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Nick Clegg in 2010: 'We want to see tuition fees removed'

In 2010 Nick Clegg said his Liberal Democrat party was committed to removing tuition fees. He said at the time:

"We want to see tuition fees removed, I wish we could do it overnight, it used to be our plan to do it overnight now, we are going to have to do it over a six year period, because of course money is tight... it is fair, it is right, I don't think young people should be saddles with so much debt"

Nick Clegg: 'When we are wrong, we hold our hands up'

Liberal Democrat leader Nick Clegg has apologised for breaking his party's election promises once in Government and has defended the decision to "leave the comfort of opposition" and forge a coalition government with the Conservative Party.

When we're wrong, we hold our hands up. But when we're right we hold our heads up too. We were right to leave the comfort of opposition to face the realities of Government and I know we are fighting for the right things.

Rebuilding our economy to make it strong, changing the tax system to make it fair, defending the vulnerable in these tough times. That's what my party believes in, that's what I believe in. And if we've lost your trust that's how I hope we can start to win it back"

Nick Clegg pledges to learn from 'mistakes'

The apology video will be played during the Liberal Democrat Party Conference, due to start on Saturday

Leader of the Liberal Democrats Nick Clegg has pledged to learn from his "mistakes" and not make an election pledge he cannot keep. In a televised address due to be screened at the party conference starting this Saturday the deputy Prime Minister said:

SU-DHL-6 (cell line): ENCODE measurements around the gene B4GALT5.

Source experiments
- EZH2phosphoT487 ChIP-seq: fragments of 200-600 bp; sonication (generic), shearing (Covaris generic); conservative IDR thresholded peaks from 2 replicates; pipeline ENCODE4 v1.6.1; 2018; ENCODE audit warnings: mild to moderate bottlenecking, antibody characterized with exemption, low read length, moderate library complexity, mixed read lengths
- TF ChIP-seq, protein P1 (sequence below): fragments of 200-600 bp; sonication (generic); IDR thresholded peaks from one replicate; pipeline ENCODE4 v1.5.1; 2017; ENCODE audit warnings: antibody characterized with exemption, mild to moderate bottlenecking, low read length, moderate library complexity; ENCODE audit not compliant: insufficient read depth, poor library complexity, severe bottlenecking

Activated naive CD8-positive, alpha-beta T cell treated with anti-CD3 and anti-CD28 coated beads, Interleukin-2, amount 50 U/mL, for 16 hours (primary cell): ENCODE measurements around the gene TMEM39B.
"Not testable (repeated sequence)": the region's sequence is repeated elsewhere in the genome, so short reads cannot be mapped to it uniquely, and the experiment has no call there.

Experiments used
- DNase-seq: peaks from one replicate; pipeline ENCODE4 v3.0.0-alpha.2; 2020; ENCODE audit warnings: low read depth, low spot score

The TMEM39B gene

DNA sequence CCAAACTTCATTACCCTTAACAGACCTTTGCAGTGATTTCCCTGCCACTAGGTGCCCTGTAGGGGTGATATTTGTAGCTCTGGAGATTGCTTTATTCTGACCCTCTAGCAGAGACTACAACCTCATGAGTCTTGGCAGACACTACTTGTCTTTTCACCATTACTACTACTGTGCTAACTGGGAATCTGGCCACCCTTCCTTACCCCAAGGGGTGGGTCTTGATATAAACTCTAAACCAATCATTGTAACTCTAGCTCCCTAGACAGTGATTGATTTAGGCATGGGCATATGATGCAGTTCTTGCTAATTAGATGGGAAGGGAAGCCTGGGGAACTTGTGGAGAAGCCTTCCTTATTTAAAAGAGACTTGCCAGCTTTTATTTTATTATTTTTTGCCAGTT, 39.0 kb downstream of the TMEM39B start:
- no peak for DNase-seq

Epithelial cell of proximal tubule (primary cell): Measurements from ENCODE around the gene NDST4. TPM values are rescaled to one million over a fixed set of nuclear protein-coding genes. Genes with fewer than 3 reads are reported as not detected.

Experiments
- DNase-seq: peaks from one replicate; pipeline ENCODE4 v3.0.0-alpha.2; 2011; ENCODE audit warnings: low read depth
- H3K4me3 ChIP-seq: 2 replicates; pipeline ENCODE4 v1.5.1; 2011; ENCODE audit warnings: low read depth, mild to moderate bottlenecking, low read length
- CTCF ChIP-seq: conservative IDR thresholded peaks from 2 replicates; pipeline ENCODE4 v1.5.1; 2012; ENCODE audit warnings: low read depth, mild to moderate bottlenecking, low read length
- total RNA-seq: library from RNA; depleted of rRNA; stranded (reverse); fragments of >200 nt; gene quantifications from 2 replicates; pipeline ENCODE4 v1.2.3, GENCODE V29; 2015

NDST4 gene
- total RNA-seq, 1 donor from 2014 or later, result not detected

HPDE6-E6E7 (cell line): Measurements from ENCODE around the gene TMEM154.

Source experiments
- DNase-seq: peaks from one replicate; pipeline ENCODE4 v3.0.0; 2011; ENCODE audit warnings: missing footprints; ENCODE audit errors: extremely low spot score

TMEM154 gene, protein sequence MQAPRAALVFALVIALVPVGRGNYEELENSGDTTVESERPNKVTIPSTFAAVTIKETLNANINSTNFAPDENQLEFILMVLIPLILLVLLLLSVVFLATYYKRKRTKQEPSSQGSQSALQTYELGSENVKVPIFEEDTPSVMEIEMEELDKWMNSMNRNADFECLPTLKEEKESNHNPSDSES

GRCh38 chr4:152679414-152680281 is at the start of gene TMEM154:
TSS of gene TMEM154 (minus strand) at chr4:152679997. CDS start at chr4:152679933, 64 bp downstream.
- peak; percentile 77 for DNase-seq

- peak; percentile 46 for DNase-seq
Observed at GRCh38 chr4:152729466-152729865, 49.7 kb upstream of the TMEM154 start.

"When you've made a mistake you should apologise but more importantly, you've got to learn from your mistakes and that's what we will do. I will never again make a pledge unless as a party we are absolutely clear about how we can keep it."

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Clegg: 'We made a pledge, we didn't stick to it and for that I am sorry'

Liberal Democrat leader Nick Clegg has made a television address to apologise to voters.

The address will be played during the party conference due to start this Saturday.

During the address he said:

I shouldn't have committed to a policy that was so expensive when there was no money around, not least when the most likely way we'd end up in Government was in coalition with Labour or the Conservatives, who are both committed to putting fees up.

I know that we fought to get the best policy we could in those circumstances but I also realise that isn't the point.

There's no easy way to say this: we made a pledge, we didn't stick to it and for that I am sorry.

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